- Of the big four networks, Fox stations are the most-carried nationwide, with 560 across all six services. The others in descending order are CBS (496), NBC (457) and ABC (343).
- No service carries any PBS station. Many carry Telemundo and Univision, but I didn’t include those in the chart.
- Hulu offers the most total local stations for streaming, with a whopping 624. (It’s also the only one to serve my hometown of Medford, Oregon. KTVL FTW!)
- The others in descending order are YouTube TV (511), DirecTV Now (360), Fubo TV (260) and PlayStation Vue (252). Sling TV brings up the rear with just 28 total channels.
- After Fubo TV, YouTube TV has grown the fastest, going from 105 local channels last August to 511 today.
- Hulu and DirecTV Now have grown fast too, more than tripling their local channel counts in a year.
- Sling TV has actually decreased its local channel count (from 36 to 28) since it removed its Broadcast Extra option for Orange customers.
With the exception of Sling, all five services continue to add local channels in an attempt to sign up viewers. Because most local stations, aka network affiliates, are owned by companies other than one of the big four networks in question, they usually require separate contracts with providers like streaming services, cable systems and satellite networks.
Sometimes those contracts don’t work out. A major case in point came in May, when Sinclair Broadcasting Group, a major owner of local stations nationwide, pulled its stations from Sony’s PlayStation Vue service. Vue lost a good chunk of channels, moving from second-most in August of 2017 to second-to-last now, beating only Sling. Even Fubo TV has more local channels than Vue.
Alternatives to streaming local TV
Rather than pay for a live TV service like this, thousands of cord cutters choose to install an antenna and watch over-the-air TV for free. Aside from the cost savings, antennas have the added advantage of picking up every available local, including public broadcast stations.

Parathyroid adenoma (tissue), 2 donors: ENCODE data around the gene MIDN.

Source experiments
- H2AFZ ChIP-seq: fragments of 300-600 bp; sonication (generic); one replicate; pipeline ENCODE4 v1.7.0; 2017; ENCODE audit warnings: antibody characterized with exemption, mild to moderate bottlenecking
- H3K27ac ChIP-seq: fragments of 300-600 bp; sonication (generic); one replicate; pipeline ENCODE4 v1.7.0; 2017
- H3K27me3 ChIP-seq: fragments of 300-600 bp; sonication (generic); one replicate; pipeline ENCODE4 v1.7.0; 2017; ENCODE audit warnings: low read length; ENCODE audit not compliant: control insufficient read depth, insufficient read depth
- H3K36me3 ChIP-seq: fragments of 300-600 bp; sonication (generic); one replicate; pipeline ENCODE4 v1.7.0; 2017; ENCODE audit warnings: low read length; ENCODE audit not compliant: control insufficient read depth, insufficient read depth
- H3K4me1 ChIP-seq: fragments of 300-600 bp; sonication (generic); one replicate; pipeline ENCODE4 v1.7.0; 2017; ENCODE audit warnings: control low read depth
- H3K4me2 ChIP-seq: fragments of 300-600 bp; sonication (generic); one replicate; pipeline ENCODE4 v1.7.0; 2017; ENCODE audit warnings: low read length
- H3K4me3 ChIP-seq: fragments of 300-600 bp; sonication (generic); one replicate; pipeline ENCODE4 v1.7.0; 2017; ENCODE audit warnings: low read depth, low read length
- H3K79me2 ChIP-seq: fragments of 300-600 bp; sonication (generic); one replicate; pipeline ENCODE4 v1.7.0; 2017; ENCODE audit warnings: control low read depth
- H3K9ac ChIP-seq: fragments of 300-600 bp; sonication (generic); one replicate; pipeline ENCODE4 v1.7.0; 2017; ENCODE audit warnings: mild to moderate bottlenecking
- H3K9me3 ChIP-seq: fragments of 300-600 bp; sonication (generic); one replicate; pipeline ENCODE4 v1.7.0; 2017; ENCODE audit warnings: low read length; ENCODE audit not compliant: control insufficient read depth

Many services offer on-demand shows from the big four majors, often with a day or two delay, even if the live network affiliate isn’t available. But that doesn’t help much if you want to watch the local news or live sports, such as football. (Many local stations throughout the country also offer apps on Roku and other devices that deliver live or tape-delayed on-demand versions of just the local news, too.)
Furthermore, many ABC, NBC and Fox shows also hit Hulu’s standard, cheaper service (in addition to the Hulu with Live TV service discussed here) soon after they air. And of course, you could always get a cut-rate cable TV package, which typically includes all local channels in your area.
CBS All Access also offers the live local feed for CBS in select markets for $6 per month, no cable service required. The other big networks also have apps that offer live local channels, but typically you have to sign in to them using a cable/satellite provider username and password.
As more and more TV viewing takes place over the internet, live TV streaming of local channels will become increasingly important to people looking for an alternative to cable or satellite. If it hasn’t arrived in your town yet on the service of your choice, you might not have long to wait.
Originally published July 20, 2017.
Update, Aug. 14: Added August 2018 section, Fubo TV, The CW and 1200+ new stations.
Aug 15: Added 34 new DirecTV Now stations that launched on August 15.
Aug 17: Corrected YouTube tally to 511 total. Updated other totals accordingly.